Atmospheric Emissions and Reactions Observed from Megacities to Marine Areas (AEROMMA) is a comprehensive study led by NOAA’s Chemical Sciences Laboratory to address emerging research needs in urban air quality, marine emissions, climate feedbacks, and atmospheric interactions at the marine-urban interface and future satellite capabilities of monitoring atmospheric composition over North America.

Flight range of the NASA DC-8 indicated as rings on the map.

Major objectives of the AEROMMA project include:

- Timely information to environmental managers and stakeholder groups on emissions that impact climate and air quality.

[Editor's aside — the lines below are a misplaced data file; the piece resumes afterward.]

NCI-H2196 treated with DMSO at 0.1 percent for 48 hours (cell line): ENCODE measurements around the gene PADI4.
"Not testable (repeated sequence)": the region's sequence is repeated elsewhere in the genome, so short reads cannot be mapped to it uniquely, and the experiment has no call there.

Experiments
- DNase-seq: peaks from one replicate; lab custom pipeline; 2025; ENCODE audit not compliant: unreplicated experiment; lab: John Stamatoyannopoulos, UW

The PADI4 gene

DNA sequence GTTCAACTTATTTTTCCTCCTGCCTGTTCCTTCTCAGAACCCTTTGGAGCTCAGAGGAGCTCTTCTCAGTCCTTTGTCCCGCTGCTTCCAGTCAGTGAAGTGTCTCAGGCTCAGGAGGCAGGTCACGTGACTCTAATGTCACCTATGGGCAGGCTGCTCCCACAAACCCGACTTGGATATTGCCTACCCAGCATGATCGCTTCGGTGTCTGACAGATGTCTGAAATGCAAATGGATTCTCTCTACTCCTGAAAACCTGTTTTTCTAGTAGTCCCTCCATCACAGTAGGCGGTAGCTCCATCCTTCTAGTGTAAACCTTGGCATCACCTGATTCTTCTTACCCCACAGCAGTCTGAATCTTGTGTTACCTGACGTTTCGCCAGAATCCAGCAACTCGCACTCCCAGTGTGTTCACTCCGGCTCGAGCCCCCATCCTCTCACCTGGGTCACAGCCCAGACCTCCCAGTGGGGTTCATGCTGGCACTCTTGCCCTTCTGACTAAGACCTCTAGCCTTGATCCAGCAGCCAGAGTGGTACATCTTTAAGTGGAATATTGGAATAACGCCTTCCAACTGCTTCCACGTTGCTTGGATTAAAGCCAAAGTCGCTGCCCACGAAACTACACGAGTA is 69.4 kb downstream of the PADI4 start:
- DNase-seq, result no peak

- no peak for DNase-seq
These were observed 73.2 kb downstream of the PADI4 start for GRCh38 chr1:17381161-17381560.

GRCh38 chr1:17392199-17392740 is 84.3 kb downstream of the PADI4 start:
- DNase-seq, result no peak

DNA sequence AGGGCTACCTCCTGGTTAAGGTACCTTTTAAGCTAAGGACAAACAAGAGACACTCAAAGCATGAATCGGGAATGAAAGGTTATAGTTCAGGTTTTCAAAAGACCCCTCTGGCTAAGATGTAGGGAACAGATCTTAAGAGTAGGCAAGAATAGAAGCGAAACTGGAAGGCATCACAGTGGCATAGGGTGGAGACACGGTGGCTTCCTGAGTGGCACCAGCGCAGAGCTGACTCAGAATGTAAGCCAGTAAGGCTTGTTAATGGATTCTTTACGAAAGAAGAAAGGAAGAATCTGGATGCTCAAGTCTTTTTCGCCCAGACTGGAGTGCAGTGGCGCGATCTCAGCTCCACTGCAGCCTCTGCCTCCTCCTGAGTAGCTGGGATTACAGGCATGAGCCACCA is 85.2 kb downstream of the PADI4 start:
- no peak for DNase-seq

- Improvement in the representation of emissions and chemical and physical processes in the next generation NOAA weather-chemistry models.
- Reductions in global climate model uncertainties through provisions of improved observational constraints.
- Quantification of the emissions of VCPs (Volatile Chemical Products), cooking, mobile and other trace gas sources in urban areas.
- Accurate representation of chemistry and aerosol microphysics in the marine atmosphere.
- First comprehensive aircraft observations of atmospheric composition when TEMPO (Tropospheric Emissions: Monitoring Pollution) is operational.
- Value assessment and risk reduction for future satellite missions such as NOAA GeoXO (Geostationary Extended Observations).

NASA DC-8 Proposed Instrument Layout